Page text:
Peter Sedgwick

The Polish Spring

(February/March 1970)

Peter Sedgwick, The Polish Spring, International Socialism (1st series), 42 February-March 1970, p.35. (review)
Transcribed by Ted Crawford.
Marked up by Einde O’Callaghan for the Marxists’ Internet Archive.

Marxism and Beyond, Lesek Kolakowski, Pall Mall, 40s

Written over the last 10 or 12 years, between the ‘Polish spring’ that brought Gomulka to power and the present icy season that has jailed Kuron and Modzelewski and forced Kolakowski himself into exile, these essays in mordant Socialist rationalism bear reading and re-reading. They present something of the role of the isolated intellectual rallying and reflecting current of opinion, rather than that of the revolutionary engineering the formation of organisations around a programme. But they are grounded in prodigious political experience, allied with a wry wit and relentless intelligence. Here is an extract:

‘Unflagging vigilance over its own meticulous boundary lines is an essential characteristic of every social group that can be called a “sect” – constant control to assure precise and unambiguous criteria differentiating itself from the outside world. There criteria are of various sorts: ideological, organisational, traditional, ritualistic: and the greater their number, pettiness and variety, the more advanced the ossification of the sect. When this condition prevails, it becomes apparent that the social organism, to an ever-increasing extent, no longer sustains itself by natural assimilation and communication with its environment, but somehow, miraculously, through an unnatural process of reproduction, feeds on its own substance ... While it can increase its weight, it can neither develop nor conceive ... Regardless of its dimensions, Stalinism is a sect.’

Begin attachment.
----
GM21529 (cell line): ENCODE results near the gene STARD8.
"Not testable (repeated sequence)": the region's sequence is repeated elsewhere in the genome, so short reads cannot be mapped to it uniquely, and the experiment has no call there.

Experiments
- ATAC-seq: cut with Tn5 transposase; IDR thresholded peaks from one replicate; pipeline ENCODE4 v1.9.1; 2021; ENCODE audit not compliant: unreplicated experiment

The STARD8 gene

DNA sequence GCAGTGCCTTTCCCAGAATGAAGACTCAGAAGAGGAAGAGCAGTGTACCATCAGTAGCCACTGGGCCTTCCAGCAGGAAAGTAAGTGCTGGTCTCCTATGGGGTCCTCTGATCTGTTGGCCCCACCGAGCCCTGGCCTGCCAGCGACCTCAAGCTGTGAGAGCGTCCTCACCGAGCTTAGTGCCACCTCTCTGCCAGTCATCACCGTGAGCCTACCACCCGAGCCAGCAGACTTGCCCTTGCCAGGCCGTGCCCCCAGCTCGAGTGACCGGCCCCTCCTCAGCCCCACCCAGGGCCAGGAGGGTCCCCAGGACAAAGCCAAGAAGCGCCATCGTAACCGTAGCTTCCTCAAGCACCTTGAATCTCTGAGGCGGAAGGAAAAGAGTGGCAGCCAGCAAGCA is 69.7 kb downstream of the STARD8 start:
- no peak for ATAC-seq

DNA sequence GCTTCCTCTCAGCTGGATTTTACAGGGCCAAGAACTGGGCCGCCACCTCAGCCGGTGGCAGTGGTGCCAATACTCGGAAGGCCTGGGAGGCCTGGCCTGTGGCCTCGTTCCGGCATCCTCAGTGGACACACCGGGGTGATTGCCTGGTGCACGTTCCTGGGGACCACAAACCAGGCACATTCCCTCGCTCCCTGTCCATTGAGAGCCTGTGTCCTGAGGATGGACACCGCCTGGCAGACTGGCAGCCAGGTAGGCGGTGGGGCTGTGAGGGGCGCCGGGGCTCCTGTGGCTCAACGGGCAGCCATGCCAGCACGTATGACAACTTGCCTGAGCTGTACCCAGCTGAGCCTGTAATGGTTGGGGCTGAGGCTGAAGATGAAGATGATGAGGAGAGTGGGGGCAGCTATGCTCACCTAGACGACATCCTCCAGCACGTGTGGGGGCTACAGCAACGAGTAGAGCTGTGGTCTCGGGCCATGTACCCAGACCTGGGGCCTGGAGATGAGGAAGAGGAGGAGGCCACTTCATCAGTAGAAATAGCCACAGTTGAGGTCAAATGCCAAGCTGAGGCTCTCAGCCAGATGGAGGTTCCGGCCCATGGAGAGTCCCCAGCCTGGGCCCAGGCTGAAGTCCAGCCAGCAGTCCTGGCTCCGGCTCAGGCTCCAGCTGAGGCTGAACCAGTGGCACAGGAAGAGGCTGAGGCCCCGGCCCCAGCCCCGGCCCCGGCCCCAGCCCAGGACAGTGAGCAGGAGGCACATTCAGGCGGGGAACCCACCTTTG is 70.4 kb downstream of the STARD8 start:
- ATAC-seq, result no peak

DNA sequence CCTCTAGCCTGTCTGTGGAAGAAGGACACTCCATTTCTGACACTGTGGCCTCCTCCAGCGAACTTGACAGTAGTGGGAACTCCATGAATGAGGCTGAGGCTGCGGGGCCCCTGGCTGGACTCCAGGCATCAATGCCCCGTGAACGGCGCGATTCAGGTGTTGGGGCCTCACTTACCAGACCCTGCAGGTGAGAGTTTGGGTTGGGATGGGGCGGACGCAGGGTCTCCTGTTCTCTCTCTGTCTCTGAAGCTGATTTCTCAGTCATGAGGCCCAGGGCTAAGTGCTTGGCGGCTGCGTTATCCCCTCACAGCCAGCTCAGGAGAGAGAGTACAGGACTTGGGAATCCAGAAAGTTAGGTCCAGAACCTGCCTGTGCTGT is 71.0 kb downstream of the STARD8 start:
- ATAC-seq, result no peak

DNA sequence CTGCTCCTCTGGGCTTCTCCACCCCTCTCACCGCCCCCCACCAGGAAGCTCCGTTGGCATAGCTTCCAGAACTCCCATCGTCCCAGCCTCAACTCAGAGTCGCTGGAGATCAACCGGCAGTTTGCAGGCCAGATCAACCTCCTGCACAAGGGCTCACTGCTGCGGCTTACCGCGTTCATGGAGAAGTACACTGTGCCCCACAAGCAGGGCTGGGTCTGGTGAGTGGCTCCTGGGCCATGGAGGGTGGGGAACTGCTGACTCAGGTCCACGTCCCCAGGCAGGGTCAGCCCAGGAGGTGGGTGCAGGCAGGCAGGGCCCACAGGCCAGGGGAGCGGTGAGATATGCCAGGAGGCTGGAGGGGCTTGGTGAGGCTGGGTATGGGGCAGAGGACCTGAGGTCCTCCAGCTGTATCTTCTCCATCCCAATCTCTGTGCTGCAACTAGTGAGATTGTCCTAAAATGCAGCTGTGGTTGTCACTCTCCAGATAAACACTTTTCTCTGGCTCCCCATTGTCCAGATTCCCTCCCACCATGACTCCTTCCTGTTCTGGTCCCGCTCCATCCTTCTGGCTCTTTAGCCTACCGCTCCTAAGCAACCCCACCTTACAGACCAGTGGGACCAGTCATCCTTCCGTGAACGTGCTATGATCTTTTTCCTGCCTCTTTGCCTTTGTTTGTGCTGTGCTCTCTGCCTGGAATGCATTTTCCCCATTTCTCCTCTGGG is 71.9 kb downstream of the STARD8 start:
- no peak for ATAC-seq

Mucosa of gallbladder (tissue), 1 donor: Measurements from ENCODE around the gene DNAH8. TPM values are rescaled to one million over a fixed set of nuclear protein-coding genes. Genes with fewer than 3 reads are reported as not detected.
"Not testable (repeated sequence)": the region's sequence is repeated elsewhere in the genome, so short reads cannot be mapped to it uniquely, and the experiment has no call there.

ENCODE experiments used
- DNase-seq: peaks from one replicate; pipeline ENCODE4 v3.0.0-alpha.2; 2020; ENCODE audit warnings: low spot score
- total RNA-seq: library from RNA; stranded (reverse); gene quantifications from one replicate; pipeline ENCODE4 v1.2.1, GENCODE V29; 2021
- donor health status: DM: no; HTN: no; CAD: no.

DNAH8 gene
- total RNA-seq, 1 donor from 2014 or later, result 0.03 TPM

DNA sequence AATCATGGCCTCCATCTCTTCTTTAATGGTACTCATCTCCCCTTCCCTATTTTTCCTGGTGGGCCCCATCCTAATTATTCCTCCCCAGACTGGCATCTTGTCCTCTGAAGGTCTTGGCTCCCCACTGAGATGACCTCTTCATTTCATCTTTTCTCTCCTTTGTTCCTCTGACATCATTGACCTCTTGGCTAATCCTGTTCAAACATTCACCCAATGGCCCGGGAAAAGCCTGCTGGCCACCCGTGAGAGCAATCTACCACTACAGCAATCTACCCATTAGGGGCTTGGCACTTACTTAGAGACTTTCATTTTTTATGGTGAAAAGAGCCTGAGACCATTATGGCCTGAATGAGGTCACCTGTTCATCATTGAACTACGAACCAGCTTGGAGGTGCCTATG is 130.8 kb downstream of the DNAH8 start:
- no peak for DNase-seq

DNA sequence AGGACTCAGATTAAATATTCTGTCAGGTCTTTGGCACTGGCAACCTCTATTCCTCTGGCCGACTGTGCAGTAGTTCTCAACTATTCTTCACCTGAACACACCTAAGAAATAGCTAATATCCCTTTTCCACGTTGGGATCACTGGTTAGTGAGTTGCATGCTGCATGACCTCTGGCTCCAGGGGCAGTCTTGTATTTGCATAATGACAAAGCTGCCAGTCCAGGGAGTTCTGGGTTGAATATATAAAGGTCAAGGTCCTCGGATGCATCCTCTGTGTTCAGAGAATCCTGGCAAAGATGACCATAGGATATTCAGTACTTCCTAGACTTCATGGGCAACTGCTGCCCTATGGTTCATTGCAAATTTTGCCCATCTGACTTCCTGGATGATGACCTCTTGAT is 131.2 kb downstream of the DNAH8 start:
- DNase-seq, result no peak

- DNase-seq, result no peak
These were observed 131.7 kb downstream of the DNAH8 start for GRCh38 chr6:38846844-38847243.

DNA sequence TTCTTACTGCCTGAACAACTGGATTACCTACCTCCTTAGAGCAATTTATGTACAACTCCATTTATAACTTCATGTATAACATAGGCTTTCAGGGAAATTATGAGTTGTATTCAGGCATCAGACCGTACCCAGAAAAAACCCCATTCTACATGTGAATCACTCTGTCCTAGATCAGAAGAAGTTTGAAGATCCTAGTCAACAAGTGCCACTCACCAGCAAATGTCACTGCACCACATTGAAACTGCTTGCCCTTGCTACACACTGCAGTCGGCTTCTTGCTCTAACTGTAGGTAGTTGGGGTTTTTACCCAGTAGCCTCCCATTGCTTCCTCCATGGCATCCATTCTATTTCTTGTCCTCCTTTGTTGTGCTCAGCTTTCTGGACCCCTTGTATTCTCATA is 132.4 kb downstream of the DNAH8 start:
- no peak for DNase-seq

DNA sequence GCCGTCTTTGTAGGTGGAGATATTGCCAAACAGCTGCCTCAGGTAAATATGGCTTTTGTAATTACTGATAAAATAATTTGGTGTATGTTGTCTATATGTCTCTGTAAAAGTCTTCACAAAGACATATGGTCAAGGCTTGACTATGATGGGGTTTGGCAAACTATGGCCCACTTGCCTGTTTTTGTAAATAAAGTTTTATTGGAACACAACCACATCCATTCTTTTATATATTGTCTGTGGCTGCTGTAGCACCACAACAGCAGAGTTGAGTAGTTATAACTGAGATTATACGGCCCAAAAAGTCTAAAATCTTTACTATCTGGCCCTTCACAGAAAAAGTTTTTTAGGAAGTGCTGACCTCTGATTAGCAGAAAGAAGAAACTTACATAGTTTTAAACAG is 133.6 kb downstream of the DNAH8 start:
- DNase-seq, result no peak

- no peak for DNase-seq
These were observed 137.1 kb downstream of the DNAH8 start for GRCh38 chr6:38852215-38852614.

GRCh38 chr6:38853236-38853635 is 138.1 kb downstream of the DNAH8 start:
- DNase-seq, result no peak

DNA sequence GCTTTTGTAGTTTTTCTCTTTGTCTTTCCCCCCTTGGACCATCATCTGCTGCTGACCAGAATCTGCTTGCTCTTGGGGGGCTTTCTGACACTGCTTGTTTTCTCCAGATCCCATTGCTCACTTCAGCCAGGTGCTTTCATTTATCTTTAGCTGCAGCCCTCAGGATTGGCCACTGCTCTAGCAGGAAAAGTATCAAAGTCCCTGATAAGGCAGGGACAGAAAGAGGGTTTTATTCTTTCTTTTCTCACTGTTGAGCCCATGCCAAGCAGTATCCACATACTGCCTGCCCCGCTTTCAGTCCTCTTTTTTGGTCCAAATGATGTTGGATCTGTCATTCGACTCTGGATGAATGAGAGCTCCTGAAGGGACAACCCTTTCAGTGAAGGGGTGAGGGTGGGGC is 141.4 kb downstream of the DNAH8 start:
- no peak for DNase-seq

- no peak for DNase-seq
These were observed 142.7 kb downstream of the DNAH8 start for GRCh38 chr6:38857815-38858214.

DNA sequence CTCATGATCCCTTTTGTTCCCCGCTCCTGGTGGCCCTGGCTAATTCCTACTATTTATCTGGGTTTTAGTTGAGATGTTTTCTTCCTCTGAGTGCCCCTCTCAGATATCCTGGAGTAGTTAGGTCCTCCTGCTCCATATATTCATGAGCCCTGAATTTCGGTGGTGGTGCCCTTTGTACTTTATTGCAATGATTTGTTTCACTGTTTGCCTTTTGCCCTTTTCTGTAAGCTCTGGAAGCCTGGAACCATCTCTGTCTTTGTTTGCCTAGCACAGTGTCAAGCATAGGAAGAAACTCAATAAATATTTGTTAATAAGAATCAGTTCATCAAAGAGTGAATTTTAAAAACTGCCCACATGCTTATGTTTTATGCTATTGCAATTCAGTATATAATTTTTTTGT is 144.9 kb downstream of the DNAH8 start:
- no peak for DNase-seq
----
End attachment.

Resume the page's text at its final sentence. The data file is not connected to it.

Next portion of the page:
Kolakowski’s essay, The Concept of the Left, is one of the few pieces of writing that makes sense of a usually incoherent and emotional concept. At first I was startled by his statement that ‘the left, as such and as a whole, cannot be an organised political movement’. However, on closer reflection, this position does not deny the necessity for an organised political movement: it only states that any such movement, however militantly defined, must have its own left.

Peter Sedgwick


Last updated on 21.11.2004